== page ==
Author : Albert Kooy
It is still difficult to explain what our Dutch food culture is. France has determined our eating culture for centuries. First, French cookery books were translated into Dutch. Then came the first Dutch cookery books for professional cooks and then for girls at domestic schools, written by ladies such as Mrs Witkop and Cornelia Johanna Wannée.
But what is a Dutch dish and what would we consider our 'National Disco'?
Like the Spanish have their paella, the Belgians waterzooi, the Hungarians goulash, the Austrians schnitzel, pasta for the Italians, hamburgers for the Americans, fresh spring rolls for the Vietnamese or sushi for the Japanese.
And the Dutch? ENDIVE stamppot. We are almost the only country that produces this (head of) endive and process it in a stamppot with bacon and a meatball in gravy in a pit!
Can we also use this as an inspiration for Dutch gastronomy? "Inspired by"?
Preparing vegetables just like we prepare meat? Roasting on the BBQ, spit roasting, smoking, raw, fermenting, dry aged vegetables…
The other day I had a dream...... "I was sitting with a couple of cooks in a dark brown pub having a few beers. In the meantime, a few bitterballen were served and the conversation became increasingly noisy as we tried to get above the tones of "Under my thump" by the Rolling Stones. We almost had to shout in each other's ears to get the gist of our story across". Just an ordinary evening in an ordinary Dutch café with ordinary cooks. (I told you this was a dream).
What would this conversation have been about? Of course ...about food!
We had a heated discussion in the pub about how to make real pea soup: with pigtails, legs, snout? With or without carrots? With smoked sausage or only with meat? And of course only pork? Sometimes you even see recipes with beef! Or it can be different... vegetarian, but seasoned with bouillon cubes. All reasons to have an important conversation in a pub, or maybe in the morning in a café with a delicious cup of coffee and a home-made biscuit…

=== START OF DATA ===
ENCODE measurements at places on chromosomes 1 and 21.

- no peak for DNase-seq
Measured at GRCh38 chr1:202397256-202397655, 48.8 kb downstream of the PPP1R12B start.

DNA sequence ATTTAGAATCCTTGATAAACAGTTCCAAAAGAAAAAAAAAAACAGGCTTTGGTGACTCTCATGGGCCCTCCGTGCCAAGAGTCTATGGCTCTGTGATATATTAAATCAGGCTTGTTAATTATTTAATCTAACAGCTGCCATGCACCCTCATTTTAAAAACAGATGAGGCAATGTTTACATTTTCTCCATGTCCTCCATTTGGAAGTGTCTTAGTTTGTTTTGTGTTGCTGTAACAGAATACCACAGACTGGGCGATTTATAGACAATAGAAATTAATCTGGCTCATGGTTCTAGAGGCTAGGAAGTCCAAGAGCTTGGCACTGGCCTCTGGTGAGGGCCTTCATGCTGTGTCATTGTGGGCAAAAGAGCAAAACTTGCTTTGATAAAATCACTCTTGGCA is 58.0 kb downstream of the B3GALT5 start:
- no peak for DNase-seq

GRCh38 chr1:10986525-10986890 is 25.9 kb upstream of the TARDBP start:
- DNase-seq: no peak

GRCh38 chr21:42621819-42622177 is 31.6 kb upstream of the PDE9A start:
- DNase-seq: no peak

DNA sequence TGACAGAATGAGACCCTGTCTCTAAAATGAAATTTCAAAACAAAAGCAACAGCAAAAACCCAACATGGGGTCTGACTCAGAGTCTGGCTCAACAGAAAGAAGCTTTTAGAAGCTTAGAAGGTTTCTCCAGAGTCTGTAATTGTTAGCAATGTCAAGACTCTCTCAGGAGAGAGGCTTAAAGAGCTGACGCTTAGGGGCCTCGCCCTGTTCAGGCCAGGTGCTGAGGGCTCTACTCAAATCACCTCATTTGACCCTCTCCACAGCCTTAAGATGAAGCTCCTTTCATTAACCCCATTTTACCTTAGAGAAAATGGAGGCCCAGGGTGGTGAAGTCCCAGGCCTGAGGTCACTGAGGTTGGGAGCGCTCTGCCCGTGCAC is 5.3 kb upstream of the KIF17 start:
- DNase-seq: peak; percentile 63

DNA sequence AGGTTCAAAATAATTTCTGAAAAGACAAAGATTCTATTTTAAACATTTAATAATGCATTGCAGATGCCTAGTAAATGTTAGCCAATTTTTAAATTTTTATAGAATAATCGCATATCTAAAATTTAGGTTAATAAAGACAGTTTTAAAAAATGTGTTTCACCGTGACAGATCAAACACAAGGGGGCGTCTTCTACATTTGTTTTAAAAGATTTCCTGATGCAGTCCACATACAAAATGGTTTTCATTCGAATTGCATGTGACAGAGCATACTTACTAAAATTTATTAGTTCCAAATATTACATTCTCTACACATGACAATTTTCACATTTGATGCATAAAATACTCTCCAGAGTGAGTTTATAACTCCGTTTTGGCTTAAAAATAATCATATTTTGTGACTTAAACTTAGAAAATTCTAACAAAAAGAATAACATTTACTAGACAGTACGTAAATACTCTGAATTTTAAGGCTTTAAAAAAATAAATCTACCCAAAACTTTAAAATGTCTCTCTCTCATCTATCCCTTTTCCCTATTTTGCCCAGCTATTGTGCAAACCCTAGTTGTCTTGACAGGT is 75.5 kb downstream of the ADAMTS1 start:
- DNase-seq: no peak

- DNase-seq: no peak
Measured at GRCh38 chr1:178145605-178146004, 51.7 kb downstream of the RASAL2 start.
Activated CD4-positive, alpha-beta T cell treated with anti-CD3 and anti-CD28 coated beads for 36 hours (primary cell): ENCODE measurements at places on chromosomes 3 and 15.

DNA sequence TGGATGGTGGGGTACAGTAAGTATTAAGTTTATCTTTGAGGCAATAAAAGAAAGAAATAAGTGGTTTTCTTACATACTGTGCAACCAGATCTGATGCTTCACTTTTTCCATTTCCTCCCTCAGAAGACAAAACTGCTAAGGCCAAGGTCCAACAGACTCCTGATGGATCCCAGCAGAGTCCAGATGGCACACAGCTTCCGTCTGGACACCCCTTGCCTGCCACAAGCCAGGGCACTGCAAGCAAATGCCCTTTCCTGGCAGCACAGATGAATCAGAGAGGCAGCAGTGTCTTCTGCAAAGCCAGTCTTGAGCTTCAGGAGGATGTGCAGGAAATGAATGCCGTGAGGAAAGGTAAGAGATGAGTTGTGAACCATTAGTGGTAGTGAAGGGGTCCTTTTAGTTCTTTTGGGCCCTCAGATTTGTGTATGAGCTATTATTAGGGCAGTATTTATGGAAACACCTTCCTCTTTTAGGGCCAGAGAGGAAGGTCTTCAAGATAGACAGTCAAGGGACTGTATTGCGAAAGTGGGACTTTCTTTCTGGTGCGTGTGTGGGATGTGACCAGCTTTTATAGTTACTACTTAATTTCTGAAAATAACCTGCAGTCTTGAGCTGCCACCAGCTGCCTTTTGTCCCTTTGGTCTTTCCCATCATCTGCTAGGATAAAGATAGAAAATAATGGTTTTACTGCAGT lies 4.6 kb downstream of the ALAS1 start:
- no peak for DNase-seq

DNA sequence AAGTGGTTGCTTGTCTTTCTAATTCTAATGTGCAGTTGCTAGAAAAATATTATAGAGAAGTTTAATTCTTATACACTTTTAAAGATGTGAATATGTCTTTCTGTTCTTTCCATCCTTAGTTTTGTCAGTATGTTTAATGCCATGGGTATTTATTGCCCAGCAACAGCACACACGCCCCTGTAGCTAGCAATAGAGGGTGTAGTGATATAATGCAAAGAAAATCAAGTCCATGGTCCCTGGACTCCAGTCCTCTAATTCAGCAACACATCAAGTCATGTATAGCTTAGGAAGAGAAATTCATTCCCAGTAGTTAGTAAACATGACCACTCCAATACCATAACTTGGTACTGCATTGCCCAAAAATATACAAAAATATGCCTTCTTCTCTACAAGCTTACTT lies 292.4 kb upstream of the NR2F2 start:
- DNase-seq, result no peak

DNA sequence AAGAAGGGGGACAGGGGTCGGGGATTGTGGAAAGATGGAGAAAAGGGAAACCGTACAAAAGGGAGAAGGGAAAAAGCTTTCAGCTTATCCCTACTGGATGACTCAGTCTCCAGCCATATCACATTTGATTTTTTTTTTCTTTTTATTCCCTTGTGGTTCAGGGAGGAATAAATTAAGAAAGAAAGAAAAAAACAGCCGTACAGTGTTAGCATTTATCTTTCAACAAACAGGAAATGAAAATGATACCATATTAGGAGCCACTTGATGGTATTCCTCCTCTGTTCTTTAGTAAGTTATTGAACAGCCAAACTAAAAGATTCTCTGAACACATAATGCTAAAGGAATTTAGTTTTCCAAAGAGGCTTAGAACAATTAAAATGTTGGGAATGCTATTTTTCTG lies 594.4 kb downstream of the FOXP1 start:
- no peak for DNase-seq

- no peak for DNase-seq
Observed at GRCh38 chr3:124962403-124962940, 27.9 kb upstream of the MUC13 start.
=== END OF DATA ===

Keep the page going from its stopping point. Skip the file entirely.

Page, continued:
"Do you use breadcrumbs or fresh bread soaked in milk in your minced meat? Raw or cooked onions, garlic or no garlic?
And then of course the frying, in oil, butter or margarine? All very important issues to talk about.
Which potato for the chips, salad or jacket potato. Should they be boiled first or do we make them from raw potatoes with or without chopped onion?
Have you seen the first turnip greens? When will they be here? The real cold ground asparagus?
Do you know a chip shop that still makes its own fresh chips and mayonnaise? Who has the real Zoervleis, made from horse meat….
Do you understand?
We may not be able to imagine this in the Netherlands yet, but I think that in many a Spanish or Italian café/bar, there are emotional conversations going on among the locals about how a certain dish should be prepared or which mother is the best! Do you make spaghetti carbonara with cream or without? Can you drink cappuccino after 12 o'clock in the afternoon? In which paella does only fish go and in which fish and meat...?
I think, when we hear this kind of conversation every day in the pub, we can speak of a Dutch food culture and that moment is getting closer!